Competitive pressure to get into top schools is so great that the best schools interview parents and ask for curricula vitae from 11-year-olds. The 14-page CV of a 5-year-old in Shanghai went viral recently. He cited achievements such as “reading over 500 English books a year.”
“The allocation of educational resources is extremely uneven,” says Guo Bin, professor of management at Zhejiang University. “There are huge differences even within big cities.”
We walk past Tao’s dream primary school for her daughter. She plans to enroll Juanjuan in English classes from the age of 2 or 3, as well as ballet and other activities that can add to her CV. “So much pressure,” she jokes, stroking Juanjuan’s feathery head, “her hair is already falling out.”
On Saturday, Tao’s husband is still at work. Tao laughs, calling it “more than 996” (9 am to 9 pm, six days a week). The number 996 recently became a buzzword after a movement of tech workers started a campaign against long working hours. Jack Ma, Alibaba’s boss, opposed it, saying that long hours were a “blessing” and a test of strength.
An ethic of hard work has long been part of China’s image, both at home and abroad. But Ma’s words seem out of date now. In the past two years, stories have gone viral on social media of young professionals getting sick or even dying because of working overtime. But plenty of the country’s brightest young people put up with the 996 regime, worried that an opportunity may be closing.
“Everyone feels that class solidification is coming, but it has not completely happened,” says Wang Wen, executive dean of the Chongyang Institute for Financial Studies at Renmin University. “Everyone thinks that they still have the opportunity to get out of their own class.” That’s different from developed countries, he argues, where families have a lower expectation of class mobility.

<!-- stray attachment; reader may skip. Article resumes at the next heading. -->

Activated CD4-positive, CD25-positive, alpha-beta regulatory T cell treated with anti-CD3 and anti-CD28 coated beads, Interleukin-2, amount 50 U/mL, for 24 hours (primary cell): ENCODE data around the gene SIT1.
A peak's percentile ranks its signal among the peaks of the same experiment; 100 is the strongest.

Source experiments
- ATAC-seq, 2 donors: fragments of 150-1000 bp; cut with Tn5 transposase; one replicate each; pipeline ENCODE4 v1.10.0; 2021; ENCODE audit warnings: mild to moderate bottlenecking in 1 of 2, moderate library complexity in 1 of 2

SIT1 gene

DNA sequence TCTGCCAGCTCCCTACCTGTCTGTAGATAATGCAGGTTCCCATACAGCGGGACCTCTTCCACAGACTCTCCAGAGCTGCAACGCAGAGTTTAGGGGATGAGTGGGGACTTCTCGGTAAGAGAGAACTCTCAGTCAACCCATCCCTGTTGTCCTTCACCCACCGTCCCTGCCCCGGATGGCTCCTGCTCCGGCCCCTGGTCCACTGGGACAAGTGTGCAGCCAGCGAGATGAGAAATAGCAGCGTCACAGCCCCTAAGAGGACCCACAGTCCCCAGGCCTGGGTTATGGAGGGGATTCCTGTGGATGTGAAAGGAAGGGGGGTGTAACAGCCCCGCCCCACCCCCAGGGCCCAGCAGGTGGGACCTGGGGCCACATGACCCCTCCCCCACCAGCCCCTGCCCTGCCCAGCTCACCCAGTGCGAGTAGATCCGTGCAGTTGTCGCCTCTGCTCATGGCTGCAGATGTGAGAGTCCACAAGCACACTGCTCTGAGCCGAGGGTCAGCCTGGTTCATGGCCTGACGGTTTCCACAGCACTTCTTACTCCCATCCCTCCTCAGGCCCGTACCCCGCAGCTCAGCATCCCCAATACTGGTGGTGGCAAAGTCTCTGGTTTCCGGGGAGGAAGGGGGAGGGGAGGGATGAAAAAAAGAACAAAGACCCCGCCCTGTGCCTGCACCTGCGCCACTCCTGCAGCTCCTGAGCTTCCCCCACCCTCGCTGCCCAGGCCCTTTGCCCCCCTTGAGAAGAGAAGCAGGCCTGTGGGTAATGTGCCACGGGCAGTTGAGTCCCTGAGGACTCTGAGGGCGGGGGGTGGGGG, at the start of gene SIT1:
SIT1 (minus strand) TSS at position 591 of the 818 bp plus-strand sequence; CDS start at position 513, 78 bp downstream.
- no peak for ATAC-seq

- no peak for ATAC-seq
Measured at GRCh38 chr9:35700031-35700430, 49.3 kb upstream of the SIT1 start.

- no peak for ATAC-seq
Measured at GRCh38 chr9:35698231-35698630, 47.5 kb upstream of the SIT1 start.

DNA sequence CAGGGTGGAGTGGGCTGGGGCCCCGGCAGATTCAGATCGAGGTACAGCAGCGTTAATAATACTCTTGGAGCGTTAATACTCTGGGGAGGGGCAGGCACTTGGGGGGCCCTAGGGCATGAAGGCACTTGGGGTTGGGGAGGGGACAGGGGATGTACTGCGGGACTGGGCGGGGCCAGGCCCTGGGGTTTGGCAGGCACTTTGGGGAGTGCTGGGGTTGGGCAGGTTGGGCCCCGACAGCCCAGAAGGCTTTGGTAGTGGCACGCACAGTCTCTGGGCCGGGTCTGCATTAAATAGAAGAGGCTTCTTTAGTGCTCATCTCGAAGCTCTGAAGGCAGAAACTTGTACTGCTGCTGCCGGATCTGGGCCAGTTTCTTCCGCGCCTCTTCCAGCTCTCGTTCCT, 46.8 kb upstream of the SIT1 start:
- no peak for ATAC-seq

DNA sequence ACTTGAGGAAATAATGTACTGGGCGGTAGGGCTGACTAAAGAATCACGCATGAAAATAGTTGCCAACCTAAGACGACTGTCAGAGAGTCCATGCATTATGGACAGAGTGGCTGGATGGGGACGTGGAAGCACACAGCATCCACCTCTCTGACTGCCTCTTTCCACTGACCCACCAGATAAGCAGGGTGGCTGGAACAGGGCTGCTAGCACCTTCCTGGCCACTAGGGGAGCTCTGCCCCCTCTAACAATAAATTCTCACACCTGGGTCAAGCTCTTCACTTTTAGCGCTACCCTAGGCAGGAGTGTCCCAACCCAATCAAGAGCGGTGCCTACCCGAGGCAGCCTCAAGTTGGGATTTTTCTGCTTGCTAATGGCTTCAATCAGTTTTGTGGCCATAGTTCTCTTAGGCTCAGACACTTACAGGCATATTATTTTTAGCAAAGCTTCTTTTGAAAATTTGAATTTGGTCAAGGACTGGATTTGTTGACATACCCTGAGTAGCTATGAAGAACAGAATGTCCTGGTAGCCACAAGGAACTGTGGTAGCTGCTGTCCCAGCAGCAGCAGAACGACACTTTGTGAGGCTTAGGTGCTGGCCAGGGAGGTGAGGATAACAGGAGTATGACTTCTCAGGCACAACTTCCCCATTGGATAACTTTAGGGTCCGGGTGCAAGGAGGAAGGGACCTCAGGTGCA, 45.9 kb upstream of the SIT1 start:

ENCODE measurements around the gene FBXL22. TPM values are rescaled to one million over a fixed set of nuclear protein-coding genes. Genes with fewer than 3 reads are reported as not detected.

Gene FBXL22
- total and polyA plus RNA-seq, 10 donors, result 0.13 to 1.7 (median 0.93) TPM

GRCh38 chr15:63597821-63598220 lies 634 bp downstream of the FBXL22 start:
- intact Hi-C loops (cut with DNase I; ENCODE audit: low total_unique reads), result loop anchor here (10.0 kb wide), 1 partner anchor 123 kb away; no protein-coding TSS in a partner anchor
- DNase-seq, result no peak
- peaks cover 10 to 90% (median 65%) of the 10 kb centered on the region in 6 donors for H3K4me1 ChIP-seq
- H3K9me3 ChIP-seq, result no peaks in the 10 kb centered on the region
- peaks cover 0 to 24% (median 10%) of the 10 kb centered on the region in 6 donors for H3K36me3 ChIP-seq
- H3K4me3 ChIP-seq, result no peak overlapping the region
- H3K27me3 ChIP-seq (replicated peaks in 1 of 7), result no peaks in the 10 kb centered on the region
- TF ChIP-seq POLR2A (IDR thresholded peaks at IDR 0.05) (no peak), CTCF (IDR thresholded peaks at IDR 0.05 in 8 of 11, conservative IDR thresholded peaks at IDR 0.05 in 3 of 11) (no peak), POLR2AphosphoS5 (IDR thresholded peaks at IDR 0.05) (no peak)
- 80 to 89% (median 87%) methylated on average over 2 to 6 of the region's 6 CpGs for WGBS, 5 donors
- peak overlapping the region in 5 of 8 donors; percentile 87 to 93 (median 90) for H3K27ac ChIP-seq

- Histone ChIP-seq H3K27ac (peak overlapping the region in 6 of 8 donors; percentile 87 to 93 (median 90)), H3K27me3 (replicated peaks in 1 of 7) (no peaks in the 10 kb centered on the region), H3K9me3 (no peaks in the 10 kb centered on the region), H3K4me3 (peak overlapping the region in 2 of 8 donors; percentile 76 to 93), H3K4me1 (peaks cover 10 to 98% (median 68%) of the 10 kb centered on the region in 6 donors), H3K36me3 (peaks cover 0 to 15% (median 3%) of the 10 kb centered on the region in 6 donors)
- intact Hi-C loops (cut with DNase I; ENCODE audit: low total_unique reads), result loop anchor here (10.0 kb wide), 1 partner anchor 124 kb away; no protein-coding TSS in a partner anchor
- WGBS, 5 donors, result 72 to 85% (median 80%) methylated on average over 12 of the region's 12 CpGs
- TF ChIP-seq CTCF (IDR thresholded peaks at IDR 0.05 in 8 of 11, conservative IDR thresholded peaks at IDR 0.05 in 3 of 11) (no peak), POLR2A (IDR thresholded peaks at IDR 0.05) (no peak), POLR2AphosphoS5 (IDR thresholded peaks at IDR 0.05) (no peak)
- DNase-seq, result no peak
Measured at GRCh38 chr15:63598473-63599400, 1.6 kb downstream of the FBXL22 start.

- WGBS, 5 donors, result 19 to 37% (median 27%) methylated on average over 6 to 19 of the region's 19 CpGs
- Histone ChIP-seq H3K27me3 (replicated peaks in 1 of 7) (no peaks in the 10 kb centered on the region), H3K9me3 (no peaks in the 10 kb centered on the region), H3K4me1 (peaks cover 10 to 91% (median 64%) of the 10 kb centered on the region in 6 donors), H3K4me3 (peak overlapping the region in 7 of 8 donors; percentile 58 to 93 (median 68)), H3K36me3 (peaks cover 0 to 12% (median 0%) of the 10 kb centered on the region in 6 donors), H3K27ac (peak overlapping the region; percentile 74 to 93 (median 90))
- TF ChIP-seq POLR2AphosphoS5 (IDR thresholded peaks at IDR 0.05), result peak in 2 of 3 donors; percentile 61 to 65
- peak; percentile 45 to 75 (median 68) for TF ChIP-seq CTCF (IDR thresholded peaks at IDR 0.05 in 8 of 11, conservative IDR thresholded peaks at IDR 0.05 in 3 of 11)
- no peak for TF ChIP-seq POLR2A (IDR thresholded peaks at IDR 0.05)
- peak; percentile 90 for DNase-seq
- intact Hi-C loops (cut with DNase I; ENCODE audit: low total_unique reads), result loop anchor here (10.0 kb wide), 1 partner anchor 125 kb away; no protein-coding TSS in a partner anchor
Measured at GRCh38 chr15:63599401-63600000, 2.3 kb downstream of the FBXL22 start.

With her husband busy, Tao and her parents take Juanjuan to Hangzhou’s zoo, by the West Lake that Marco Polo visited in the late 13th century, when he declared city the finest in the world.
“I’m nostalgic about the city before the tech giants came,” says Tao, acknowledging the irony in saying so given her own career. “The city has grown and so have our ambitions.”
Tao and her mother say that they only noticed competitive pressure in their own lives when Tao entered high school, in the early 2000s. Academics echo this point, saying that the increasing emphasis on competition coincided with the marketization of the Chinese economy after it acceded to the World Trade Organization in 2001. “When there is a huge gap between high expectations and relatively low possibilities, there comes social anxiety,” says Wang.
On a recent vacation in the U.S., Tao considered immigrating there. She dropped the idea quickly, after thinking she wouldn’t find work easily.
Her husband, on the other hand, has different reasons for staying put: “Look at China’s technology sector. China will overtake the U.S., so it’s best for Juanjuan to grow up here,” he says.